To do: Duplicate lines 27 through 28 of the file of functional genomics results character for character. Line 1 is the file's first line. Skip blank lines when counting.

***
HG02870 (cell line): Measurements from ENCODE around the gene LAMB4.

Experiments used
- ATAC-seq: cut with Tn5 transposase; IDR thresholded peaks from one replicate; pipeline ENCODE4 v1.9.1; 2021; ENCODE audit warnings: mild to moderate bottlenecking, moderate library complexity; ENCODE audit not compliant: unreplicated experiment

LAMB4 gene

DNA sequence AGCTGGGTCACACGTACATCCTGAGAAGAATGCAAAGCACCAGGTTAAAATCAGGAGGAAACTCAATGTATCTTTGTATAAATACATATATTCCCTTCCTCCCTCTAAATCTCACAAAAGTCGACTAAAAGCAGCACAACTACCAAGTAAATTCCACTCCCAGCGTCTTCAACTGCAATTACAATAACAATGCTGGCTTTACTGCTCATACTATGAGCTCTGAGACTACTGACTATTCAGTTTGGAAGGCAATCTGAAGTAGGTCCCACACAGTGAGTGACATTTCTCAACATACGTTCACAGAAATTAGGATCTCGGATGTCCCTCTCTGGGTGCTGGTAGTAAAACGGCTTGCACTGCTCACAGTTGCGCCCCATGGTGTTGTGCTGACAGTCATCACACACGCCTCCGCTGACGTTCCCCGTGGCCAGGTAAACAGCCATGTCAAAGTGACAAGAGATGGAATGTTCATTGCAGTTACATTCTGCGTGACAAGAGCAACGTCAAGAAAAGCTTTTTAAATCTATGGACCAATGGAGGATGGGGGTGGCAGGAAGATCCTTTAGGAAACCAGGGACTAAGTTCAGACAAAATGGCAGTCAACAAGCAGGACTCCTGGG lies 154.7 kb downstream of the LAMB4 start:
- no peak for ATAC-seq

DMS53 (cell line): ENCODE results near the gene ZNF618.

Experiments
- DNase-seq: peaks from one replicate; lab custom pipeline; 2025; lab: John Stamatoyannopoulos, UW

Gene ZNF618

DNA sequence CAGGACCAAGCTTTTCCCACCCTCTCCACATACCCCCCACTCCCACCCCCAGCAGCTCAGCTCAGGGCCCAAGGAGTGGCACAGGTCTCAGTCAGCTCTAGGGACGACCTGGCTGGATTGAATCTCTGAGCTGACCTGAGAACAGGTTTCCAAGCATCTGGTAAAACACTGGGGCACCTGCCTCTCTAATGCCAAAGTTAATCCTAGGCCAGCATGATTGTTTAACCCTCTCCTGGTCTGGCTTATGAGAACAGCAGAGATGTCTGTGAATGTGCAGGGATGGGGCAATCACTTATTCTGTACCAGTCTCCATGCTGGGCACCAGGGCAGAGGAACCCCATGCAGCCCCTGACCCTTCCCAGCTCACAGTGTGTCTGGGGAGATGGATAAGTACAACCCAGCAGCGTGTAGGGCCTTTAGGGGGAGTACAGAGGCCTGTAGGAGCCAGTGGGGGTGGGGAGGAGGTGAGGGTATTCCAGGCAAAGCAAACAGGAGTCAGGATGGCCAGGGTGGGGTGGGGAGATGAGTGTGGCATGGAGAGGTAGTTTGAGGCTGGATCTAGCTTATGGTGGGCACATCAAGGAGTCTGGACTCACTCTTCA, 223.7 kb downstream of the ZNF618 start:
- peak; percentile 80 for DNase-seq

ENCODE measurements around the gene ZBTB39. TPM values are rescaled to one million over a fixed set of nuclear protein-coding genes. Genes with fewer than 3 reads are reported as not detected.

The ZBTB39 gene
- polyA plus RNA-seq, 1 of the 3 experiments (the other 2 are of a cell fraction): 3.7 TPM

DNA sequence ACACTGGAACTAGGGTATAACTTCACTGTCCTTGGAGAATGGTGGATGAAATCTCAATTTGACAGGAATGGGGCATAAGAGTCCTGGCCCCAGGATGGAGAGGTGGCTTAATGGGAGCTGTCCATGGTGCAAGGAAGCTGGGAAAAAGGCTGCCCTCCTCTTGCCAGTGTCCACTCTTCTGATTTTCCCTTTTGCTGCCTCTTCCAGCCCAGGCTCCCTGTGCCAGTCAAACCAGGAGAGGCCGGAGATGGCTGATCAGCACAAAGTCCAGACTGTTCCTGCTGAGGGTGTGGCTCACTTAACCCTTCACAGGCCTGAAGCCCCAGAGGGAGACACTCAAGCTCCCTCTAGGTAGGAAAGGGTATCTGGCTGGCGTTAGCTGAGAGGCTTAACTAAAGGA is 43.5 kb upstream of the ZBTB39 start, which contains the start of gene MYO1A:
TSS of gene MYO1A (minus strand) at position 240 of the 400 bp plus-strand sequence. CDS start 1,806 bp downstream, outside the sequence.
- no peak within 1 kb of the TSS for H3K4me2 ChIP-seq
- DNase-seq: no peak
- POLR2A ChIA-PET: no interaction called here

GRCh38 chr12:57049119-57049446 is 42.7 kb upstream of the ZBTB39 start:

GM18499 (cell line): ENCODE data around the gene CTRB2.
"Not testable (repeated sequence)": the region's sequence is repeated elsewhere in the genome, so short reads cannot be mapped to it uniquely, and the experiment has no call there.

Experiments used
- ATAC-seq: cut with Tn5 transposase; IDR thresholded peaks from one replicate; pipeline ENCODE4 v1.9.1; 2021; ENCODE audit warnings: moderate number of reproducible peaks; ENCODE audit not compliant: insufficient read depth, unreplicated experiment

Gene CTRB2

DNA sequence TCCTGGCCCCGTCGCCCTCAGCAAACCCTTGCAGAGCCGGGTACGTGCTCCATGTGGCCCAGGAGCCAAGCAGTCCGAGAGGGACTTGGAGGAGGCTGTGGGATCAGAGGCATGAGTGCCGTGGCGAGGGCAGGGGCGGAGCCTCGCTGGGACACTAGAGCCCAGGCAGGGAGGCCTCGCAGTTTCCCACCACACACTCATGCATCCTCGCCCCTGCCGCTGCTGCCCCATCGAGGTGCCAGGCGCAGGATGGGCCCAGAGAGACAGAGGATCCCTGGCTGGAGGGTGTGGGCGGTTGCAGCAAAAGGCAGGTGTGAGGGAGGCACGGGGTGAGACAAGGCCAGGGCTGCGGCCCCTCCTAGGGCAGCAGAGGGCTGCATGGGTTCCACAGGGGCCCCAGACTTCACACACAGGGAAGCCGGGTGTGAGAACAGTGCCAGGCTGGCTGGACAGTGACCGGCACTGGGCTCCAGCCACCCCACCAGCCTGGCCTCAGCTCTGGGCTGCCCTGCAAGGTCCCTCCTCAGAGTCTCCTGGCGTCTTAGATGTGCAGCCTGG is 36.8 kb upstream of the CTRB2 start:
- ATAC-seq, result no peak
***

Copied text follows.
DNA sequence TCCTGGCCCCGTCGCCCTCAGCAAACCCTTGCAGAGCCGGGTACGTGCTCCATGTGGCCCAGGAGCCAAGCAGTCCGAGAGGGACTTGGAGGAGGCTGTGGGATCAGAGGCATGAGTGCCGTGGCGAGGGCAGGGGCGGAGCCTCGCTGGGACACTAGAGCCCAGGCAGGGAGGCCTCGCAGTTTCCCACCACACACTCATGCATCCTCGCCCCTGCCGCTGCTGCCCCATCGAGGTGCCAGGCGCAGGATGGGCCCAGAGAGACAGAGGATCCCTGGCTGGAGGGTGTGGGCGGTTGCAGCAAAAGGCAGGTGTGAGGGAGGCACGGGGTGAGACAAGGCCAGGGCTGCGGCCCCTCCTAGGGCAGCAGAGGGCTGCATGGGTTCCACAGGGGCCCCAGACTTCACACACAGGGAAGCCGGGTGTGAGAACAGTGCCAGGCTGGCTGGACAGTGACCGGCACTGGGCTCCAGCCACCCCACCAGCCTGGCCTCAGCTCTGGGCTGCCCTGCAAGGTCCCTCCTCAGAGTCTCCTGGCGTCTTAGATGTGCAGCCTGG is 36.8 kb upstream of the CTRB2 start:
- ATAC-seq, result no peak